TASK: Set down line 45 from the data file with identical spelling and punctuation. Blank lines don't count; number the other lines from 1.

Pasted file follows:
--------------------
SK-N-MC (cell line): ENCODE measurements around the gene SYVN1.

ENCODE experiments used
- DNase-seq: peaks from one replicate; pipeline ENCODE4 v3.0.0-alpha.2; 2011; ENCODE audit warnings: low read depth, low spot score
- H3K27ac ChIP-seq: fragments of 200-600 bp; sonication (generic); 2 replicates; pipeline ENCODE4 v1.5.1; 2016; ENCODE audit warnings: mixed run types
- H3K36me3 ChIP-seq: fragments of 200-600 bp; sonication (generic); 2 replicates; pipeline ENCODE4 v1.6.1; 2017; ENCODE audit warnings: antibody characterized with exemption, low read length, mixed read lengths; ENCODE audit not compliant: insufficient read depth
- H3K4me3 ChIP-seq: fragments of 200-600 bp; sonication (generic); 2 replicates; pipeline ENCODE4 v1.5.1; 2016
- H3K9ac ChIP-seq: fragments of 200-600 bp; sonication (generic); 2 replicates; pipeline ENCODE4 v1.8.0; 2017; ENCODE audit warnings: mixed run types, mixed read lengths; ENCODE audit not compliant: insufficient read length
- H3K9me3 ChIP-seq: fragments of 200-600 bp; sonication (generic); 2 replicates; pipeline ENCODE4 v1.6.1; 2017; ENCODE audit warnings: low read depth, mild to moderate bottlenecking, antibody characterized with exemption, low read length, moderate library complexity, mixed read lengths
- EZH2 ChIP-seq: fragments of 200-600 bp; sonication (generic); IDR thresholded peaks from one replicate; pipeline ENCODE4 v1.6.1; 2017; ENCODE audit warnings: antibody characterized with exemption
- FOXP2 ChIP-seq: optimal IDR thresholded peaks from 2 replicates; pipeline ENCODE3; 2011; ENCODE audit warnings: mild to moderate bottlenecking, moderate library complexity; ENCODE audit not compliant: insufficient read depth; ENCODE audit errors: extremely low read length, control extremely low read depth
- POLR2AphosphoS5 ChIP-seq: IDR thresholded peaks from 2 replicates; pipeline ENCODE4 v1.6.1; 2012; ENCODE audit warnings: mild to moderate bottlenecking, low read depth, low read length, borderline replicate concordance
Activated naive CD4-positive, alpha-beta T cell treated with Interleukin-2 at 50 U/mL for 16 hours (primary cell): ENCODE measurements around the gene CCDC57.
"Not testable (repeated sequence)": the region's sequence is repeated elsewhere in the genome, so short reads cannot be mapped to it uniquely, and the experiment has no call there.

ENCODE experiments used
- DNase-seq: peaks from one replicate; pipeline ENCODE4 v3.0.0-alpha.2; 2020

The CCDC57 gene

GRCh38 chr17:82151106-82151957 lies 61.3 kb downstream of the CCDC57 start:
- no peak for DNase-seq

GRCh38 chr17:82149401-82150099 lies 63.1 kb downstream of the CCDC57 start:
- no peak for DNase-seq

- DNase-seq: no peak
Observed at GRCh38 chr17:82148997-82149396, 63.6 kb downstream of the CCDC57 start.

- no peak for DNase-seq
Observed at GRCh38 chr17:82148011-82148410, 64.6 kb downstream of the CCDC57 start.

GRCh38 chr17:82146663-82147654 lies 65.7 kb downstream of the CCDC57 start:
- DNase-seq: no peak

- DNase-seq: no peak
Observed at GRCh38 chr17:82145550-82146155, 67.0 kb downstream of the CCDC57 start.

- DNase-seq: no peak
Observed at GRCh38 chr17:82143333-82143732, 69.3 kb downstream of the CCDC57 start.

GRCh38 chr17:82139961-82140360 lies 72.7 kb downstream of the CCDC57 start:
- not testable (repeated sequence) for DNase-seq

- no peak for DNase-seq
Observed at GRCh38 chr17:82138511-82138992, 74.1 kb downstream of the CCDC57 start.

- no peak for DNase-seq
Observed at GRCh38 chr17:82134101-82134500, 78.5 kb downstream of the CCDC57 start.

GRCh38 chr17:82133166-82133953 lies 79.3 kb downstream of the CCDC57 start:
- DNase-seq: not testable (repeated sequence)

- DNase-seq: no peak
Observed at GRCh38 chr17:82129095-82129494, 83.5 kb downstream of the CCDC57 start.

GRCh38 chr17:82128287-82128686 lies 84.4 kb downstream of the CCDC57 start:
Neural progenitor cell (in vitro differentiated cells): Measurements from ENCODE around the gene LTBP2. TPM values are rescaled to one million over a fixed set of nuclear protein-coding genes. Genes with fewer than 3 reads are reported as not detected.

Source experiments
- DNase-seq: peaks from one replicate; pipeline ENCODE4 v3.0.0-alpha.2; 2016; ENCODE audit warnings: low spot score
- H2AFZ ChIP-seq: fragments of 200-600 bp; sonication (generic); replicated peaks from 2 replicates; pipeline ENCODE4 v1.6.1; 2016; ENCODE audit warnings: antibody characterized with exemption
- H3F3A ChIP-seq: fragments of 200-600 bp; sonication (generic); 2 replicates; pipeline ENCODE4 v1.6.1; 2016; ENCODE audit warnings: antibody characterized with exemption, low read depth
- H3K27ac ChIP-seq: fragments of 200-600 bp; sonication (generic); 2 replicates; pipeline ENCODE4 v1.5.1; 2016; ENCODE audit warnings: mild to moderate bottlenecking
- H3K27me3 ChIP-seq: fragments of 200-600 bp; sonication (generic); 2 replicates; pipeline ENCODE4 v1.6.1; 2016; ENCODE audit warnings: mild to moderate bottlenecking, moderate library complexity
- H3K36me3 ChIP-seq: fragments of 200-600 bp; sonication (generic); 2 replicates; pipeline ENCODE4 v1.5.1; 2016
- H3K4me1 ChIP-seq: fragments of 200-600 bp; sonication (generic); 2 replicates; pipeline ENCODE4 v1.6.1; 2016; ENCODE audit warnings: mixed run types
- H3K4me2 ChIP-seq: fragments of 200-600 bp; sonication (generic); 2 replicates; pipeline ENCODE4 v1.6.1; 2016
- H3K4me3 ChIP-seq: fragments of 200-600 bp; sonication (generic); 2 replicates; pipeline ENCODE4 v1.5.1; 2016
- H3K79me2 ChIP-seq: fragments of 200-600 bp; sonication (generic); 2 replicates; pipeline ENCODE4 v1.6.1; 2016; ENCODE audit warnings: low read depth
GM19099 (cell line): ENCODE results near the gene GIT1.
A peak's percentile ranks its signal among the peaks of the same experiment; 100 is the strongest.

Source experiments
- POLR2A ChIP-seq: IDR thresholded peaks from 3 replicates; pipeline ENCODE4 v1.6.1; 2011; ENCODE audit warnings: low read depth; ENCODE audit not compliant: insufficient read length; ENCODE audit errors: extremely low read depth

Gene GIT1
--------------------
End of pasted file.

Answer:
- H2AFZ ChIP-seq: fragments of 200-600 bp; sonication (generic); replicated peaks from 2 replicates; pipeline ENCODE4 v1.6.1; 2016; ENCODE audit warnings: antibody characterized with exemption